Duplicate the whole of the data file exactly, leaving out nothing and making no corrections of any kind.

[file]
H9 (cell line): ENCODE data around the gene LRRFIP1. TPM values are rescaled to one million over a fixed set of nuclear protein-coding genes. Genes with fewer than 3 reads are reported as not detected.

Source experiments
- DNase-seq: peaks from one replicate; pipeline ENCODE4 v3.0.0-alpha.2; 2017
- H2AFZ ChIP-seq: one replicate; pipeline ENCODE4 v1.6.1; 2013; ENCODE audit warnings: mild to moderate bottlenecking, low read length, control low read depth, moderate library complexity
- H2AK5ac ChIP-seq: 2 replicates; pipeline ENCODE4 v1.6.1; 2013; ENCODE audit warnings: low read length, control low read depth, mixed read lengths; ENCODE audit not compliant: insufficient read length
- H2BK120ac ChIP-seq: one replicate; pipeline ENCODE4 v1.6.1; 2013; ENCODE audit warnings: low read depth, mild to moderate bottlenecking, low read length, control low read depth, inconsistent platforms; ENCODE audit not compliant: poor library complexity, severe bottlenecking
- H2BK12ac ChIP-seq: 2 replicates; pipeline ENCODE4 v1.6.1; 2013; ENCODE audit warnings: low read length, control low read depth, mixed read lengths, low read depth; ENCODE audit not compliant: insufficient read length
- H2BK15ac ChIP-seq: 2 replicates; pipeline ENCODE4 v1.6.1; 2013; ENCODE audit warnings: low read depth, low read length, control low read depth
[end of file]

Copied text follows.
H9 (cell line): ENCODE data around the gene LRRFIP1. TPM values are rescaled to one million over a fixed set of nuclear protein-coding genes. Genes with fewer than 3 reads are reported as not detected.

Source experiments
- DNase-seq: peaks from one replicate; pipeline ENCODE4 v3.0.0-alpha.2; 2017
- H2AFZ ChIP-seq: one replicate; pipeline ENCODE4 v1.6.1; 2013; ENCODE audit warnings: mild to moderate bottlenecking, low read length, control low read depth, moderate library complexity
- H2AK5ac ChIP-seq: 2 replicates; pipeline ENCODE4 v1.6.1; 2013; ENCODE audit warnings: low read length, control low read depth, mixed read lengths; ENCODE audit not compliant: insufficient read length
- H2BK120ac ChIP-seq: one replicate; pipeline ENCODE4 v1.6.1; 2013; ENCODE audit warnings: low read depth, mild to moderate bottlenecking, low read length, control low read depth, inconsistent platforms; ENCODE audit not compliant: poor library complexity, severe bottlenecking
- H2BK12ac ChIP-seq: 2 replicates; pipeline ENCODE4 v1.6.1; 2013; ENCODE audit warnings: low read length, control low read depth, mixed read lengths, low read depth; ENCODE audit not compliant: insufficient read length
- H2BK15ac ChIP-seq: 2 replicates; pipeline ENCODE4 v1.6.1; 2013; ENCODE audit warnings: low read depth, low read length, control low read depth